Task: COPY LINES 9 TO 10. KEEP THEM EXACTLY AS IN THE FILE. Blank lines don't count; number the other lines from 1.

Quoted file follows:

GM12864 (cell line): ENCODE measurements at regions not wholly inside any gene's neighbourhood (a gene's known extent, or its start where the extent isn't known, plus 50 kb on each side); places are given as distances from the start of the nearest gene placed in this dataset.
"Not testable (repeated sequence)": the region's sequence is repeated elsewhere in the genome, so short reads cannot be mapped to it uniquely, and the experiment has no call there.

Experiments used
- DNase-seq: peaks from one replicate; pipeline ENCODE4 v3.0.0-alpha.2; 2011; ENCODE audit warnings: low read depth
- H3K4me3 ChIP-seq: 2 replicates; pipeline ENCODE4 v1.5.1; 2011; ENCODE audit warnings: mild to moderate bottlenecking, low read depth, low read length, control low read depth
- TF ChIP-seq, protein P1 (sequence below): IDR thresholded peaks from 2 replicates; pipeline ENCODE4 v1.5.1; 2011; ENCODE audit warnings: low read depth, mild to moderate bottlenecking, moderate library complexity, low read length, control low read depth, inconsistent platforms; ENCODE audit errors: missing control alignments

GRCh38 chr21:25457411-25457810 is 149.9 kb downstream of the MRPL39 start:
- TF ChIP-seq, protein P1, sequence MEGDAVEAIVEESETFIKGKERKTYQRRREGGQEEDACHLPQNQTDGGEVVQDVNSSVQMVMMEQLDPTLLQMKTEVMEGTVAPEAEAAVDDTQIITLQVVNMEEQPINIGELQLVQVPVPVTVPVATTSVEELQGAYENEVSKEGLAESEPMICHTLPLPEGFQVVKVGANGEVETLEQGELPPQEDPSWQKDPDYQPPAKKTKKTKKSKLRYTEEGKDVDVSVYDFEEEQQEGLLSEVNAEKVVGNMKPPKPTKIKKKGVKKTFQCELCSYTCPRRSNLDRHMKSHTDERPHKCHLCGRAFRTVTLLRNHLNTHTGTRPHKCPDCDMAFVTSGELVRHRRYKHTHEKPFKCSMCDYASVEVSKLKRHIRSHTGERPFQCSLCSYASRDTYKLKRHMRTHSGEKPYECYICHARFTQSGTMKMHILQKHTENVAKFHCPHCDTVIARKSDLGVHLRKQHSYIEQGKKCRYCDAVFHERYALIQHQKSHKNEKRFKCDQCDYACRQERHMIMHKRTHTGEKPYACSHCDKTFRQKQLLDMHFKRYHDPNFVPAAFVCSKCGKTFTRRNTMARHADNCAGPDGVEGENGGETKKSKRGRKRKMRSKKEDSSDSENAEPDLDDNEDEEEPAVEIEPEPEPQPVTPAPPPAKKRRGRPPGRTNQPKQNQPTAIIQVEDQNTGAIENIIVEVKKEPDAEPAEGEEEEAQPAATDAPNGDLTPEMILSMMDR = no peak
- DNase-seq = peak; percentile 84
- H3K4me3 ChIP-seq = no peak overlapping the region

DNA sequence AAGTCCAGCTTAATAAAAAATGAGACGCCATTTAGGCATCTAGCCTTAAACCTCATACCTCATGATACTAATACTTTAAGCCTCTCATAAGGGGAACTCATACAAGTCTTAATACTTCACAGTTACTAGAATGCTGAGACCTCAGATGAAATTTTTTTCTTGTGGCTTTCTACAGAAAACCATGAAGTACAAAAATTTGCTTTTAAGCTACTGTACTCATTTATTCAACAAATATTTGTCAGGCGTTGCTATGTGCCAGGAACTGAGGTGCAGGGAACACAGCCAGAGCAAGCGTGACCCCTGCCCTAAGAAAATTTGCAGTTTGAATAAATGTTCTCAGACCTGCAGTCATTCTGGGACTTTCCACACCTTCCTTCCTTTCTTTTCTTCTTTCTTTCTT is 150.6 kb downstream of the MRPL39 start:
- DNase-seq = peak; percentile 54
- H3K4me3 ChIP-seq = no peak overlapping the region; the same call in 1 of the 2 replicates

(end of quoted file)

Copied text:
- DNase-seq = peak; percentile 84
- H3K4me3 ChIP-seq = no peak overlapping the region